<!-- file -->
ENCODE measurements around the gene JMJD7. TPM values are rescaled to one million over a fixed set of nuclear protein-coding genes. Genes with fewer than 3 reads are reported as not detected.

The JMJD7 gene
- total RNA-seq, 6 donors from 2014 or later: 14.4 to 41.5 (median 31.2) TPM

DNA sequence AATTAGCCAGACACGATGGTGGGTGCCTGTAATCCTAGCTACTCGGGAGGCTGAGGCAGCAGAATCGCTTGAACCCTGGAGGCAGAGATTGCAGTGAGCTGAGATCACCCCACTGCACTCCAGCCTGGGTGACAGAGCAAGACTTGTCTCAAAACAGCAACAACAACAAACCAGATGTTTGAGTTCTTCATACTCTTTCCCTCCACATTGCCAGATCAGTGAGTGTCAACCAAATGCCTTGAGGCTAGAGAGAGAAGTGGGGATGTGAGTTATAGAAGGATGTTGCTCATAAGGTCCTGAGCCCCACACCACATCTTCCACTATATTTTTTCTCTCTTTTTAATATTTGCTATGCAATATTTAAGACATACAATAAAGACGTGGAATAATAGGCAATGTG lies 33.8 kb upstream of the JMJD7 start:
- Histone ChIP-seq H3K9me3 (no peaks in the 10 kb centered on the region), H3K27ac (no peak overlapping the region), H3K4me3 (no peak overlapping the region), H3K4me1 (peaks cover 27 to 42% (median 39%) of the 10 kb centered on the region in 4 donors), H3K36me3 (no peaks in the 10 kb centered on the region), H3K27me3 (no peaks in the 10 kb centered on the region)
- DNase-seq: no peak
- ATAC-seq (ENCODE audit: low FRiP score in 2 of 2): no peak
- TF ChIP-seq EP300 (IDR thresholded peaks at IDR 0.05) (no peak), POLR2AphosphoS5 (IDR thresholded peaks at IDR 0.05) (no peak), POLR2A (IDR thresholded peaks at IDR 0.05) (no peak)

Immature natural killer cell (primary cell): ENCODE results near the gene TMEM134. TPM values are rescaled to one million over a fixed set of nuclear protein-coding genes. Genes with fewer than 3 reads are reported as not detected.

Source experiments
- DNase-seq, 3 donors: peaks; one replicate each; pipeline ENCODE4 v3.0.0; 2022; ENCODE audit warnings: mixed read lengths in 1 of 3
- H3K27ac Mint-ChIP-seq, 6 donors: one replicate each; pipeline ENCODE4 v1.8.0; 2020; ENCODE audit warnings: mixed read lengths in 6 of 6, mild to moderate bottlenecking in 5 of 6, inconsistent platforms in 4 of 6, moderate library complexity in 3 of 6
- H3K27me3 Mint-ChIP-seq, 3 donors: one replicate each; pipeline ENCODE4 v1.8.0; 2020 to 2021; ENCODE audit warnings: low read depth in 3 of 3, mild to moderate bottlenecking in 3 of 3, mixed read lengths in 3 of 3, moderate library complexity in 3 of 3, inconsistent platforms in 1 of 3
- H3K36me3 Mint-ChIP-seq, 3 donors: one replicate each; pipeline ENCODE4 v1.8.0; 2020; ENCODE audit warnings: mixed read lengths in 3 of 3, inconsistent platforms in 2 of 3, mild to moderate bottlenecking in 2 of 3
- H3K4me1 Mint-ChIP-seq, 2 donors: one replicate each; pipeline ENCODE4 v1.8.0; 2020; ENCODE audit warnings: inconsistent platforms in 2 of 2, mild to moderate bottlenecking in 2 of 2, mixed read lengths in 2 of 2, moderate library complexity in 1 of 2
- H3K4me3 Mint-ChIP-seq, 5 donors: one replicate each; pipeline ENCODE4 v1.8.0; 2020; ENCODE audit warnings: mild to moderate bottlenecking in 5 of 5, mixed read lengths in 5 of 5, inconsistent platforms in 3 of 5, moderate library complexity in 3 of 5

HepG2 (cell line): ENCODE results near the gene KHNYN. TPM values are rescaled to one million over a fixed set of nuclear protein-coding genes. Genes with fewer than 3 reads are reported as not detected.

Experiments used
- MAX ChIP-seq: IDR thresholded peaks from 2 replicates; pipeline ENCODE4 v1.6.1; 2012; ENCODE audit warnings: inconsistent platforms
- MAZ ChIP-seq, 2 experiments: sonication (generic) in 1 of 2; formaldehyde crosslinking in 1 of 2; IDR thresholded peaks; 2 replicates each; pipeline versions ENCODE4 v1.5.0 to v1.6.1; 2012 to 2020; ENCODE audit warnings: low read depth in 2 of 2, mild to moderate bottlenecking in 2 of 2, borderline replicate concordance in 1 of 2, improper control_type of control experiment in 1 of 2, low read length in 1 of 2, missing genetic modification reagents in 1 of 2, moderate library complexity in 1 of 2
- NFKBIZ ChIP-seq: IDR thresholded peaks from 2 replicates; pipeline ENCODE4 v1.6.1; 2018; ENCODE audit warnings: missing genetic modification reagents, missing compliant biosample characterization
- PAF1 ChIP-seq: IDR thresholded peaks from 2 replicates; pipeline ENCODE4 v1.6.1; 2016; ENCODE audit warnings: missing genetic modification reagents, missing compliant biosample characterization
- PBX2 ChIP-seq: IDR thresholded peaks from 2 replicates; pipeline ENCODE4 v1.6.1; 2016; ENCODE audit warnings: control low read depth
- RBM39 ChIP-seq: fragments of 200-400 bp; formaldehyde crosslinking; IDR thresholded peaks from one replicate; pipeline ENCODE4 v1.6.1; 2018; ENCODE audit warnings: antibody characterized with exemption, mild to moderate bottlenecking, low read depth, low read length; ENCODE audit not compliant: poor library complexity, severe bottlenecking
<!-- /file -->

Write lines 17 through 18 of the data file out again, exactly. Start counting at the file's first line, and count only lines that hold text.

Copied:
HepG2 (cell line): ENCODE results near the gene KHNYN. TPM values are rescaled to one million over a fixed set of nuclear protein-coding genes. Genes with fewer than 3 reads are reported as not detected.

Experiments used